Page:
In the past I used
varchar(255) for storing hashed passwords (no salt). Is this still enough? Or are longer fields required?
The size of the field in the database should exactly match the size of the output of your key derivation function. So if the output is 60 characters long, use a
varchar(60) (or maybe
char(60) if that's smaller or faster in your database).
And please, don't just hash the password and call it a day. Do it right.
A longer database field or different type makes no difference to security, if that is your question.
You should choose a field length that is long enough just to contain the full bit length of the resulting hash. This is for minimum storage overhead and performance only. (See this as a guide https://stackoverflow.com/questions/247304/mysql-what-data-type-to-use-for-hashed-password-field-and-what-length)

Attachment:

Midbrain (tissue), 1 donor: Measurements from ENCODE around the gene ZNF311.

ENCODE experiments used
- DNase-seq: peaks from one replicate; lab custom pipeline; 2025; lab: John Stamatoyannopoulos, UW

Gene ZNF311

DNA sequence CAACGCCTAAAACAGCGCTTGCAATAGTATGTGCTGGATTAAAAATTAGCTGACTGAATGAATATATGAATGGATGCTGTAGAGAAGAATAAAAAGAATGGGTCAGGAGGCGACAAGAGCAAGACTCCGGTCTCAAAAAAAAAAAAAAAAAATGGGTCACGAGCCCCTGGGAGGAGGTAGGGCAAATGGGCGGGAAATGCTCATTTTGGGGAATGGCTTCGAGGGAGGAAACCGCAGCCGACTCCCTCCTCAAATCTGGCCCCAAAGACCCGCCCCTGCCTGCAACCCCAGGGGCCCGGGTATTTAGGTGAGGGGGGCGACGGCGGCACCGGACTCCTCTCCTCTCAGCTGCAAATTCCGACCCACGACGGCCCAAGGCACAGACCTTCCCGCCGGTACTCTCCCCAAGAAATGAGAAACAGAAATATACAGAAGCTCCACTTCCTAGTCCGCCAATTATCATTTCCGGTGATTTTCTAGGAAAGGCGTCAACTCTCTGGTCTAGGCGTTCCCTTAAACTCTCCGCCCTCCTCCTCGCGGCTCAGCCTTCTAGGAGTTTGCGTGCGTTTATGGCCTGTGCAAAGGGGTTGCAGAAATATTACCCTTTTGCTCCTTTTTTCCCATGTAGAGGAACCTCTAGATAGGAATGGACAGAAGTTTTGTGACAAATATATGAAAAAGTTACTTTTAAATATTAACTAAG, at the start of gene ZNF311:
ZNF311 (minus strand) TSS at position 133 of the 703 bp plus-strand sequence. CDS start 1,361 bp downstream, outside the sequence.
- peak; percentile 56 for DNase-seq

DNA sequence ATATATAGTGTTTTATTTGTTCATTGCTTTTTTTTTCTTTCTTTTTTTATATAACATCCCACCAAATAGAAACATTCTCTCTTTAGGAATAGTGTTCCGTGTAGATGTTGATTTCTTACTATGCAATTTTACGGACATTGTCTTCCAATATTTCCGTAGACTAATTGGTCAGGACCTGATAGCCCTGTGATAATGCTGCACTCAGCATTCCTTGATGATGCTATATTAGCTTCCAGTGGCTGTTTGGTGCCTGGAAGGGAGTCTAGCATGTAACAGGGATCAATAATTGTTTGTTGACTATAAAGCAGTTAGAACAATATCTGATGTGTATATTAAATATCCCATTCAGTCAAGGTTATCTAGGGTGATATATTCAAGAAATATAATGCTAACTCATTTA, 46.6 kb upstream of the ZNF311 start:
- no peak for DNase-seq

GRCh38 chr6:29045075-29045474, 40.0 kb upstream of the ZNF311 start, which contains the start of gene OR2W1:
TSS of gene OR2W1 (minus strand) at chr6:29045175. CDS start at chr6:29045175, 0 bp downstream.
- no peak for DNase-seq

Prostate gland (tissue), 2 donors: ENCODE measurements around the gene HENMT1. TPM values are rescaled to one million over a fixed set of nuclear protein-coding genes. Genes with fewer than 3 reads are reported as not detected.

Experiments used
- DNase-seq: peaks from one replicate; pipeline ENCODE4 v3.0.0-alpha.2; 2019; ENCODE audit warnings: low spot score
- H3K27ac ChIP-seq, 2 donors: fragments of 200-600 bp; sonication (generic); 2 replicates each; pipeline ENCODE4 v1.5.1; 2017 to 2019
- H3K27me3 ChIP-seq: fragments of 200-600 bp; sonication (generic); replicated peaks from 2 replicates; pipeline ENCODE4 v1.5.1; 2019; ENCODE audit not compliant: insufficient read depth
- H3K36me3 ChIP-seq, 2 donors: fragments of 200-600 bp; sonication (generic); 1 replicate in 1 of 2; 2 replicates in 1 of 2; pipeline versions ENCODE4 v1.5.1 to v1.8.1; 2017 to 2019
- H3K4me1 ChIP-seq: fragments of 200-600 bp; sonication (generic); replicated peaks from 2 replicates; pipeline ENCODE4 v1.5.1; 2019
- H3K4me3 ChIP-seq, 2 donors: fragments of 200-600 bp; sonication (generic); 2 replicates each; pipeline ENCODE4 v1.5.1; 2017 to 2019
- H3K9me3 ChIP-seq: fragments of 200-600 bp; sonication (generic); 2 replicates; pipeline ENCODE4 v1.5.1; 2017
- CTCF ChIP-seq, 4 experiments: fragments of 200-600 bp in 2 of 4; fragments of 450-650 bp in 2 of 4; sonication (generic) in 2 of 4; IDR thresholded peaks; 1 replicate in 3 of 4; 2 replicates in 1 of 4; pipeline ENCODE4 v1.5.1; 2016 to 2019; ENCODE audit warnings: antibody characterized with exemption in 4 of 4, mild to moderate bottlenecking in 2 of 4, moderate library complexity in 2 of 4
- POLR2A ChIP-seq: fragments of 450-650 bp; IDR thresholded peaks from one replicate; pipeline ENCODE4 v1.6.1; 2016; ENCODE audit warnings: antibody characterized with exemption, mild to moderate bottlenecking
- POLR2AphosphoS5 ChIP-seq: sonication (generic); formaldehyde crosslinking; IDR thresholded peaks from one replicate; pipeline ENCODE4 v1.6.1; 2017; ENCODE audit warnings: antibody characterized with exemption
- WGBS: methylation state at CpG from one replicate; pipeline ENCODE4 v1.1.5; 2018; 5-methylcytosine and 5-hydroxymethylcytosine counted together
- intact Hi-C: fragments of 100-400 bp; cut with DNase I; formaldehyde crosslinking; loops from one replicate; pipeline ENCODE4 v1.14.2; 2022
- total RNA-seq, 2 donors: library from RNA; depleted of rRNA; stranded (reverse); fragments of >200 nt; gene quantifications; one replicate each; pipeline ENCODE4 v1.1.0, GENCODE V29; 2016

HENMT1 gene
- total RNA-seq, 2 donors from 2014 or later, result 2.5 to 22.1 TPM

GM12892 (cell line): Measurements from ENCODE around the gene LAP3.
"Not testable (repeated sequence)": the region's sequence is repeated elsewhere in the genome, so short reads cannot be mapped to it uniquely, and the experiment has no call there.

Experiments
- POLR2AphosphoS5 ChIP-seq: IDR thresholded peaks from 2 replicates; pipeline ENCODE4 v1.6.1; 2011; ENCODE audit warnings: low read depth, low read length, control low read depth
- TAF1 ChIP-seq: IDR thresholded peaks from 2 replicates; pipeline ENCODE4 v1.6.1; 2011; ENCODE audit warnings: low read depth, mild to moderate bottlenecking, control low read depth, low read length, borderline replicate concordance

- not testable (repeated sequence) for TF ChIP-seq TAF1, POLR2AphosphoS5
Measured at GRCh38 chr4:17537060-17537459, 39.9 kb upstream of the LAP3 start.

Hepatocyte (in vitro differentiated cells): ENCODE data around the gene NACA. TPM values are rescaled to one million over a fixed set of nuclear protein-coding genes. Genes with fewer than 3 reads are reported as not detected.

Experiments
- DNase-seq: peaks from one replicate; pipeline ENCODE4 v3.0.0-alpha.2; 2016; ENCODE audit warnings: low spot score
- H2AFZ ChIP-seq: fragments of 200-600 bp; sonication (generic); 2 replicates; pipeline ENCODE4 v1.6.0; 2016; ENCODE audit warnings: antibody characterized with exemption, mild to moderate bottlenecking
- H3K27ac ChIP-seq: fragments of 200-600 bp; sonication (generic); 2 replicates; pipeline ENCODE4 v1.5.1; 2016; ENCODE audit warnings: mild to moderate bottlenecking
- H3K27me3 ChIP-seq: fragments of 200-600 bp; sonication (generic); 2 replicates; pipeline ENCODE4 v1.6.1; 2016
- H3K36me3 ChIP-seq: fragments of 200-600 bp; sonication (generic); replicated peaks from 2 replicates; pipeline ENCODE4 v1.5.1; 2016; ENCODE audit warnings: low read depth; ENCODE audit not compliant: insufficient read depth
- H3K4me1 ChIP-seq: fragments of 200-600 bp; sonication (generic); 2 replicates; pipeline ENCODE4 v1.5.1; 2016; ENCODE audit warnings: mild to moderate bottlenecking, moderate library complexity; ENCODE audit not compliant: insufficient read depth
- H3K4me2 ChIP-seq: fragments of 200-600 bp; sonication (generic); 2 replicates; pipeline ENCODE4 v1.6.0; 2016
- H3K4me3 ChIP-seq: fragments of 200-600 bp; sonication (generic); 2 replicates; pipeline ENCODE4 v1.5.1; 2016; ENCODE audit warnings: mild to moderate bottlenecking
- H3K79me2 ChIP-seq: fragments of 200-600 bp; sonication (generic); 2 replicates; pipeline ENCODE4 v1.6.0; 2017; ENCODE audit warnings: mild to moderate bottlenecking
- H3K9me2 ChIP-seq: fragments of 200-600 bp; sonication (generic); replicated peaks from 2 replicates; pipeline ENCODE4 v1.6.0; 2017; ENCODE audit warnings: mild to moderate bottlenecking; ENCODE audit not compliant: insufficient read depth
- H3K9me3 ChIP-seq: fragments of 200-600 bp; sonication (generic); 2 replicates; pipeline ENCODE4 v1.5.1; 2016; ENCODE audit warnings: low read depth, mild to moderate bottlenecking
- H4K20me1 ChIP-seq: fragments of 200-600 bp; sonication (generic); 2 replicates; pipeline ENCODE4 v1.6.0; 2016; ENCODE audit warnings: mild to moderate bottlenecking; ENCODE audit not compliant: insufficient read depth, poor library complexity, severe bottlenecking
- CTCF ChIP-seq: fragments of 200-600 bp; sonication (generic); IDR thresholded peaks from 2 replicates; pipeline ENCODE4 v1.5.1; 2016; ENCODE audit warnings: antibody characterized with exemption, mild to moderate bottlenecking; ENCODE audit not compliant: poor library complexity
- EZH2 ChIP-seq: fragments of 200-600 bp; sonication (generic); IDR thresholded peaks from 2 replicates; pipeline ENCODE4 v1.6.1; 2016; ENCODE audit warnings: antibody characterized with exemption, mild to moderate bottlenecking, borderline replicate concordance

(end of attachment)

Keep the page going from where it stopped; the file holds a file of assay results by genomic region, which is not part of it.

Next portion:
A hash algorithm will return exactly the same amount of data (it’s bit length) regardless of how much data is put in to it.
i.e. (password or password + salt or a 100 lines of text) hashed will return exactly the same amount of bits after hashing through the same algorithm.
To increase security you would need to change how you handled hashing, collection and storage of salt (if you do) as has already been mentioned.
Whatever input you use, hashing always produces a result with the same length.
Moreover, salting doesn't affect the length of the hash, because you should salt input before applying the hashing function:
There is no need to use DB fields longer than the length of the hashing output.
What's more, iterating the hashing function doesn't affect the length:
length(hash(hash(input))) == length(hash(input))